It’s not easy being green. It’s so much more than just recycling. For a city, it means promoting and supporting ecological transportation, preserving green spaces, developing innovative ways to use renewable resources, and encouraging communities to contribute to these efforts. But if and when all these things finally fall into place, the results can be spectacular. Hop in your Chevrolet Volt—the advanced lithium-ion-battery first that allows you to drive gas-free for an EPA-estimated 38 miles*—and explore these five successfully transformed cities. (Don’t worry, they all have plenty of charging stations.)
J.R. Ewing would probably be appalled to learn that, according to the Natural Resource Defense Council, his old stomping ground is one of the greenest cities in America, but it’s true. It has the second largest number of EV charging stations in the country (about 130)—ultra-green Portland, OR has the most—and was the first city in the U.S. to receive ISO 14001 Certification (an international standard for compliance with environmental initiatives). Dallas is also home to the 120-acre Trinity River Audubon Corridor (TRAC), an urban wildlife oasis set on a reclaimed landfill. TRAC has 4 miles of trails, including a boardwalk from which you can watch the many birds that flock to the wetlands. The new Perot Museum of Nature and Science has innovative hands-on exhibits (and some cool 3-D displays) set in an award-winning eco-friendly building topped with indigenous plants and trees. The museum’s cafe, operated by Wolfgang Puck, offers fresh pizzas, sandwiches, salads and entrees that highlight local Texas ingredients.
At first Orlando might not seem like an ecological haven, but there are roughly 300 EV charging stations within a 70-mile radius of the city, whose green initiatives also include Get Ready Central Florida, a coalition committed to making sure that Central Florida has the charging infrastructure needed to sustain the growing EV movement. Forever Florida, about an hour southeast of Orlando, offers Eco Safaris during which visitors can check out a working cattle ranch and explore nature trails on foot, horseback or up to 55 feet in the air on a half-mile zip-line that includes seven zips and two sky bridges over three ecosystems.
Although you may not think of this city as environmentally friendly either, the District is a national leader in green building, energy conservation, public transportation and green jobs. The metropolitan area has more than 700 EV charging stations. DC is also blessed with acres of green space including The National Mall, an open area of gardens, fountains, trees and monuments that stretches nearly 2 miles between the Capitol and the Lincoln Memorial. For the best food on the mall, head to the Mitsitam Café in the Museum of the American Indian, where cooks prepare dishes from Native American recipes using fresh seasonal ingredients. The delicious salmon is cooked on cedar planks over an open fire.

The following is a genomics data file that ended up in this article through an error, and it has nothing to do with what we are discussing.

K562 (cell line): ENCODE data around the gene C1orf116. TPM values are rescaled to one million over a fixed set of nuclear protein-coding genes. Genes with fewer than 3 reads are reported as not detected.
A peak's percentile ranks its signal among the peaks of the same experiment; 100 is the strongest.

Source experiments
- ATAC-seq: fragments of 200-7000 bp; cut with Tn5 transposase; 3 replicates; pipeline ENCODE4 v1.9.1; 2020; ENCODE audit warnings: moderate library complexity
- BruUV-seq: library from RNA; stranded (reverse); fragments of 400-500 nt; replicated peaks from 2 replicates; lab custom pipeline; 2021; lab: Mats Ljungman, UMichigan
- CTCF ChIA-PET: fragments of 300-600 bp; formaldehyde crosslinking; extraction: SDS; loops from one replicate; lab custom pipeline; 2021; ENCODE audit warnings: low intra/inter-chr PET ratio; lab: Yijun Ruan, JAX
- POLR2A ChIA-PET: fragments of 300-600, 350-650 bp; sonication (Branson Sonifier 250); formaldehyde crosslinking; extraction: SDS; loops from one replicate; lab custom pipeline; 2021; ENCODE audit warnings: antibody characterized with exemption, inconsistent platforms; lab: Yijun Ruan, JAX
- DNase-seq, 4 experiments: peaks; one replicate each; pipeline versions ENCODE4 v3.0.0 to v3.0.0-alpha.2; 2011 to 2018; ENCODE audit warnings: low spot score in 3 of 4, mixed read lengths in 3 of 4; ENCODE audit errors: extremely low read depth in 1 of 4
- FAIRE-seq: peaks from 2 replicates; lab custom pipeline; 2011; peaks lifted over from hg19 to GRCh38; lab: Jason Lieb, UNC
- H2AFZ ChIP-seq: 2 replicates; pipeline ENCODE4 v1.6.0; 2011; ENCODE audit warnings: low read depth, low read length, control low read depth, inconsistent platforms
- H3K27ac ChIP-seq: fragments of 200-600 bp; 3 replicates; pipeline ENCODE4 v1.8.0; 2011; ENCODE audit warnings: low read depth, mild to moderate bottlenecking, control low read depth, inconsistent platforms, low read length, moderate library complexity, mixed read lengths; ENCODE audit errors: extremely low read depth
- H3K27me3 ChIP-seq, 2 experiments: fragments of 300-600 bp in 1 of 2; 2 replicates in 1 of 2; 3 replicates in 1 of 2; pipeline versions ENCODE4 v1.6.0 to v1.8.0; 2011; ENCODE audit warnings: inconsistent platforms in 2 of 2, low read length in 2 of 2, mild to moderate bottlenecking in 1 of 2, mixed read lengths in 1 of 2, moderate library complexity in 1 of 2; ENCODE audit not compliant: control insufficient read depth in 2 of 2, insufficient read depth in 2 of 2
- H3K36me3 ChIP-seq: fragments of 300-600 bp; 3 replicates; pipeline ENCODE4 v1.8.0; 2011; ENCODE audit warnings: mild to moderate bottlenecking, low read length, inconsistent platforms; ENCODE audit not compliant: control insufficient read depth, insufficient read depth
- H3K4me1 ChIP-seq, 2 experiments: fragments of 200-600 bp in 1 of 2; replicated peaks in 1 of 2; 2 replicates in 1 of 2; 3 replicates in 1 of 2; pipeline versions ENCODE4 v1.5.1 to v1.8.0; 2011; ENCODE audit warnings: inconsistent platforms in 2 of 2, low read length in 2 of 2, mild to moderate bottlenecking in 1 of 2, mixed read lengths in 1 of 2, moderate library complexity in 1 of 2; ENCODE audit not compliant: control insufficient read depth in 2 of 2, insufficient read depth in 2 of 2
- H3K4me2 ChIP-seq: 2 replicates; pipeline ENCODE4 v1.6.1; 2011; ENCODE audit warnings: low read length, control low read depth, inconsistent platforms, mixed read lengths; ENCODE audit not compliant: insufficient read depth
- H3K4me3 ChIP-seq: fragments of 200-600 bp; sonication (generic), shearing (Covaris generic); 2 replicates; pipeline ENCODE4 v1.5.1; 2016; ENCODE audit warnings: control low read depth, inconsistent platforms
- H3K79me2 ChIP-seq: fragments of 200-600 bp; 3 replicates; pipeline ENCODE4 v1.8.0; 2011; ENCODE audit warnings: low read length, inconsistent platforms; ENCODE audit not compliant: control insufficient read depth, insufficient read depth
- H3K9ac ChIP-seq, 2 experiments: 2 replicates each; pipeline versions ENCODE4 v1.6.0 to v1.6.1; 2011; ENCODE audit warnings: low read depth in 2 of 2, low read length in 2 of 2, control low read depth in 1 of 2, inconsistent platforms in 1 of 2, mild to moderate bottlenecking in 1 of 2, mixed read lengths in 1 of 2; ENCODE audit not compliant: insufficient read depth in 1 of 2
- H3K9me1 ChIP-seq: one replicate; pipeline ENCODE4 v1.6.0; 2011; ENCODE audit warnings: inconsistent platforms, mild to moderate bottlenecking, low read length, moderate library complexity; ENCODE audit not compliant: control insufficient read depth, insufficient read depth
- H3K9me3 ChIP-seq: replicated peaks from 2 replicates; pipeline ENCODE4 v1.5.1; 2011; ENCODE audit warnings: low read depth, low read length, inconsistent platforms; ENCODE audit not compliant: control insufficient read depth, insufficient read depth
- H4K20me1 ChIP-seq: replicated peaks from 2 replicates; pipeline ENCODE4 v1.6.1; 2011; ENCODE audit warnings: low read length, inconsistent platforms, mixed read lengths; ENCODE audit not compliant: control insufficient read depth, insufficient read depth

Famous for its 10,000 lakes, Minneapolis is surrounded by green spaces. A collection of “green necklaces” started in 1883 connect the parks, and today the Grand Rounds National Scenic Byway boasts more than 50 miles of parkway, bicycle and pedestrian trails. The timbered north-woods-style Red Stag Supper Club is the first restaurant in Minnesota to be awarded LEED (Leadership in Energy and Environmental Design) certification, and the first facility in the country entirely lit by LED lights, which use 90% less electricity than incandescent bulbs. It serves antibiotic- and growth-hormone-free heirloom meat from Peterson Farms, just over the border in Wisconsin. For your green retail fix, browse Moss Envy for eco-friendly clothing, housewares and beauty products. Minneapolis is also home to Drive Electric Minnesota, a public/private partnership that’s seeking to improve the state’s EV charging infrastructure. Of the 25 new public charging stations they plan to install this year in Minneapolis, four to six will be solar-operated.
The city across the bay from San Francisco doesn’t get as much love, but Oakland has been green and welcoming for a long time. It’s home to Lake Merritt, the country’s first National Wildlife Refuge (founded in 1869) and five bird islands that shelter hundreds of birds including pelicans, herons and many varieties of ducks. You can rent a paddle boat, a sailboat or a canoe on the lake, but for a little Venetian splendor take a gondola ride and let someone else do the work. The gondolas share a dock with the Lake Chalet restaurant where you can enjoy local seafood like Dungeness crab and snapper with stunning views across the lake. There are 11 charging stations in Oakland including the first one at a northern California airport.
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Robin Cherry is a travel, food and pop culture writer whose work has appeared in The Atlantic, Afar, Islands and many other publications.
*Based on 98 MPGe (electric). Actual range varies with conditions.